DC Database

Quote1.png You've got a lot to learn about my friend, the Human Bomb! Quote2.png
Hustace Throckmorton src

The Human Bomb was Roy Lincoln, a demolitions expert with an explosive touch.

Roy Lincoln was a chemist who often collaborated with his father, a demolitions expert, on various experiments. In 1941, Roy's father developed a chemical known as 27-QRX which contained great explosive properties. Nazi agents learned of Lincoln's new chemical and attempted to steal its design so that they could use it as a weapon for themselves, thus giving Nazi Germany an edge over its enemies. The agents raided Professor Lincoln's laboratory and shot him dead. His son Roy, desperate to safeguard his father's work, drank the 27-QRX formula. The result of this rash act yielded bizarre side-effects. Roy Lincoln could cause any item he made physical contact with to explode. With this new power, he was able to defeat the Nazi assassins.[1]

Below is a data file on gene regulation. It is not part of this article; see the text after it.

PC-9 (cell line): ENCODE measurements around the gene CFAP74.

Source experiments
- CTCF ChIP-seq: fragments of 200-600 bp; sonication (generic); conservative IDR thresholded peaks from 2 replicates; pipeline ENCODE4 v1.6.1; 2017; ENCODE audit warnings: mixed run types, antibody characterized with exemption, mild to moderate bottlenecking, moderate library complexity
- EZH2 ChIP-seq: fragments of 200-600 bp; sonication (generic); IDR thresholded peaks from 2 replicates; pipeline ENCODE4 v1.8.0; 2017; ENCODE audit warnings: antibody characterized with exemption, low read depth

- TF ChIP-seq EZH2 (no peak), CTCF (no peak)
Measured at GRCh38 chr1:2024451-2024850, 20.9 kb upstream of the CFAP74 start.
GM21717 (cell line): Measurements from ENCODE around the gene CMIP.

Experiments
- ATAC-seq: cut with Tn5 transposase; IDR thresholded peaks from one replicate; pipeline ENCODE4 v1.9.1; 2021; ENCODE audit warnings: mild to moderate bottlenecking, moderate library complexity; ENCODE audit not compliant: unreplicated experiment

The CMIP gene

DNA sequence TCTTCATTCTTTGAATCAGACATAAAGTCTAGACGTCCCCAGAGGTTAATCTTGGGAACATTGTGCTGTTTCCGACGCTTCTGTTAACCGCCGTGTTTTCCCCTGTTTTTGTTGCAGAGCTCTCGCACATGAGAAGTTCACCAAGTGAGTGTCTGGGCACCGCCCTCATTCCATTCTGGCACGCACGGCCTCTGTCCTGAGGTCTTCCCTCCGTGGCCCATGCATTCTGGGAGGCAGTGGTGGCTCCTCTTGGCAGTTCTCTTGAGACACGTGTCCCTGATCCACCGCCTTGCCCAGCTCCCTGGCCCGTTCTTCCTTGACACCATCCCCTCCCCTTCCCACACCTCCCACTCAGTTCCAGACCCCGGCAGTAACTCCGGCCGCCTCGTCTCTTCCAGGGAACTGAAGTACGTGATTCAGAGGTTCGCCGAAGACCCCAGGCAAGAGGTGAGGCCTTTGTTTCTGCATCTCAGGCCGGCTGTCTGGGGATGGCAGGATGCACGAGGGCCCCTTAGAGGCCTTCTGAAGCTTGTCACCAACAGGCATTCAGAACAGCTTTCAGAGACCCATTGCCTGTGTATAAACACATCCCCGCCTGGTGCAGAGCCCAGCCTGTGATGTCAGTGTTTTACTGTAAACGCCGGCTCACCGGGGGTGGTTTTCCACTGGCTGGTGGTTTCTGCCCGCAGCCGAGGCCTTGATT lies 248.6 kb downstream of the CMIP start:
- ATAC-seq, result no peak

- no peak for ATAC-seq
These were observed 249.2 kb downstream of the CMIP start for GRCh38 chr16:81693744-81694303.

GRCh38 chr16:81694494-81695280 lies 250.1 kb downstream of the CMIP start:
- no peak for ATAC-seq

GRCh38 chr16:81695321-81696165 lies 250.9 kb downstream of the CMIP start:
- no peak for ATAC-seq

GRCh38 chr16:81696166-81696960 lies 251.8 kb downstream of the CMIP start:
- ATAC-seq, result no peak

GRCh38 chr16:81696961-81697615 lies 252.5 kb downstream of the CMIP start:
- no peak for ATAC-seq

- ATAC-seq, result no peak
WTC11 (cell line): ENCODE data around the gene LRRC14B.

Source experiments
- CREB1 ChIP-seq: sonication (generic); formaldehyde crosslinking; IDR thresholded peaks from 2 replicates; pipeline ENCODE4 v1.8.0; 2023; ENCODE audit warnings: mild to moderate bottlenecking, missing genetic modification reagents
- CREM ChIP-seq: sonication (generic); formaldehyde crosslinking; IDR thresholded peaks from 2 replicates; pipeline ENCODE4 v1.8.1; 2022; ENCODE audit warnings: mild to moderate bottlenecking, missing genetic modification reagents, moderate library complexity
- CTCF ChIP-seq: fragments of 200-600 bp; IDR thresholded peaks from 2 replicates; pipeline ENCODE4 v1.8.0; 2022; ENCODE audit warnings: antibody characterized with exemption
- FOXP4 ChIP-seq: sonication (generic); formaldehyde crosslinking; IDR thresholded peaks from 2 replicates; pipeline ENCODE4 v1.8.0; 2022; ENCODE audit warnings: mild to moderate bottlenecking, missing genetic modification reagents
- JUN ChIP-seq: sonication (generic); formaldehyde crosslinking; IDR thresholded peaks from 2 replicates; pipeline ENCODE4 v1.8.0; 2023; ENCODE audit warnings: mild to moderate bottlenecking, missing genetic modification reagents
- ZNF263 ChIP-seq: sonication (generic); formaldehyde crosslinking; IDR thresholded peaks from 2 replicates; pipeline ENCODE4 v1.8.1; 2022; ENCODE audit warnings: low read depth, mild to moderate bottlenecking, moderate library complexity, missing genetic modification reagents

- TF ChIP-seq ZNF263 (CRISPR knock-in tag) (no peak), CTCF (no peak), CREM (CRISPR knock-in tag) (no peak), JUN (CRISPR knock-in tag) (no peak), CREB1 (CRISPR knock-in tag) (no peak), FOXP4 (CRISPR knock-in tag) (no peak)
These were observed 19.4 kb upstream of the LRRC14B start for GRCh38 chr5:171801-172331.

For a time, during WWII, Roy Lincoln served as Head Chemist at the U.S. Navy Laboratory.[2]

The Human Bomb sometimes worked with an excitable sidekick named Hustace Throckmorton, who gained a similar explosive super-power via a blood transfusion from Roy Lincoln, but concentrated in his feet instead of his hands.[3]


  • Thermal-Blast: Anything in contact with his hands will explode. He must wear his fibro-wax suit to avoid inadvertently exploding objects and living things.
  • Superhuman Durability: Human Bomb can withstand low caliber shots.[1]



  • Fibro-Wax suit, protecting Lincoln's surroundings from explosive contact with his skin.[1] It's bulletproof,[5] and flame-thrower-proof.[6]

  • The Freedom Fighters were relocated to a parallel world, one called "Earth-X", where Nazi Germany had won World War II. The team was featured in its own series for 15 issues (1976–1978), in which it temporarily left Earth-X for "Earth-One" (where most DC titles are set).
  • In 1981, some Quality Characters became recurring guest-stars of All-Star Squadron, a superhero-team title set on "Earth-Two", the locale for DC's WWII-era superheroes, and at a time prior to when the Freedom Fighters were supposed to have left for Earth-X. They later appeared with the rest of DC's superheroes in Crisis on Infinite Earths, a story that was intended to eliminate the confusing histories that DC had attached to its characters by retroactively merging the various parallel worlds into one. The Freedom Fighters became a mere splinter group of the All-Star Squadron.